India Proposes Pre-Packaged Insolvency Resolution Option
Packaged Lego Duplo toy bricks fall from a conveyor belt on the assembly line at the Lego A/S plant, in Nyiregyhaza, Hungary. Photographer: Akos Stiller/Bloomberg

India Proposes Pre-Packaged Insolvency Resolution Option

India has proposed a pre-packaged insolvency option that will allow creditors and debtors to work on an informal plan and then submit it for approval even as the nation braces for a spike in bankruptcies once the freeze on filings is lifted.

The Ministry of Corporate Affairs has invited comments on the proposal that, if accepted, will become part of the Insolvency and Bankruptcy Code, 2016, according to a statement. A sub-committee that suggested the option has recommended to quickly amend the code, preferably by an ordinance, to implement it.

The aim, the proposal says, is to aid the existing insolvency framework and cut the cost and time of the resolution process. While there is no specific statutory definition, a pre-packaged will allow the creditor and the debtor to informally work on a resolution without the involvement of a court or a tribunal. The plan, if the parties agree, can be presented to the adjudicating authority for approval. It's a hybrid of the informal and formal insolvency process and can be applied even before a default.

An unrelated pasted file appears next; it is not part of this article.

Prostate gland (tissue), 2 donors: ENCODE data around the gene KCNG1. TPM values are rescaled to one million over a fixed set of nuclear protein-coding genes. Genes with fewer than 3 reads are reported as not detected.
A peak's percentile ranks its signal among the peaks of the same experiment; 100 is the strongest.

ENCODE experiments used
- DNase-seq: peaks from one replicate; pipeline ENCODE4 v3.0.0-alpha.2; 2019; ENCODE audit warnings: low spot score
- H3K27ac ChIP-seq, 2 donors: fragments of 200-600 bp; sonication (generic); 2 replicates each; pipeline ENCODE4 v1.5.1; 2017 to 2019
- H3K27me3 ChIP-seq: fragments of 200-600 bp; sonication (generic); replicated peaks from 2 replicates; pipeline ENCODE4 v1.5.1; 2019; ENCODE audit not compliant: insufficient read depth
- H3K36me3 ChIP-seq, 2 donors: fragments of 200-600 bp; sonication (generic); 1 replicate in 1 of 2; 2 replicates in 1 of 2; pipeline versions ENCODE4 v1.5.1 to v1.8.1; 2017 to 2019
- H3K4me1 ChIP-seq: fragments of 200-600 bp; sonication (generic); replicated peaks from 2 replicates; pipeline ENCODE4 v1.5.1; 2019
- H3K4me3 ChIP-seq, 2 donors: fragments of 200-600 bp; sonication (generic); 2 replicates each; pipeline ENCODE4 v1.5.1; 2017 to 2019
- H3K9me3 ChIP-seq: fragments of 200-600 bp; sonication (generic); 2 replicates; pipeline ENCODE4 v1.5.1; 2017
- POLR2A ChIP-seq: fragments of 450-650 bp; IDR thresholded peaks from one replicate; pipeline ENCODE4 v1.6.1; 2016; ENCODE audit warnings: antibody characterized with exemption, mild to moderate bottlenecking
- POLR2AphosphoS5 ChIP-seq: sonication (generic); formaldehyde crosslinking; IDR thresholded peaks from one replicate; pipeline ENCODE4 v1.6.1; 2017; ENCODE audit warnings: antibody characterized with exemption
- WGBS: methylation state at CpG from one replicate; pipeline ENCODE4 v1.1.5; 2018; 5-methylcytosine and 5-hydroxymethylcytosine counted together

Experts in the past have batted for such a process citing a high caseload at tribunals and time taken to complete insolvency resolution. The proposal comes when fresh bankruptcy filings remain suspended during the pandemic protect firms facing distress because of Covid-19.

The sub-committee of the Insolvency Law Committee, set up in June 2020 to recommend a detailed scheme for its implementation, has, among other things, suggested:

  • The IBC Code may make a skeletal provision enabling pre-pack, while the informal part could be left to market practice or guided by self-regulation, guidelines, best practices, etc.
  • Pre-pack should be available for all corporate debtors and for any stress—pre and post default.
  • It may begin by being allowed for defaults from Rs 1 lakh to Rs 1 crore and Covid-19 defaults. This can be followed by defaults above Rs 1 crore, and then defaults from Re 1 to Rs 1 lakh
  • A corporate debtor (the company that has defaulted on debt) shall initiate pre-pack with the consent of a simple majority of unrelated financial creditors and shareholders.
  • The moratorium shall be available from the pre-pack commencement date till the closure of the process, whether by approval of the resolution plan or otherwise.
  • The corporate debtor shall remain under the control and possession of the current promoters and management during the pre-pack process.
  • There shall be no dilution of provisions of section 29A (defining the eligibility of a resolution applicant) in respect of resolution applicants for submission of the resolution plan.
  • Pre-pack shall not end up with liquidation, except when the committee of creditors decides to liquidate the corporate debtor with a 75% voting share.
  • Regulatory benefits available to insolvency process shall be available to pre-pack.
  • Pre-pack should allow 90 days for market participants to submit the resolution plan to the adjudicating authority, which shall have 30 days to approve the plan.

The last date for the online submission of comments and suggestions is Jan. 22.

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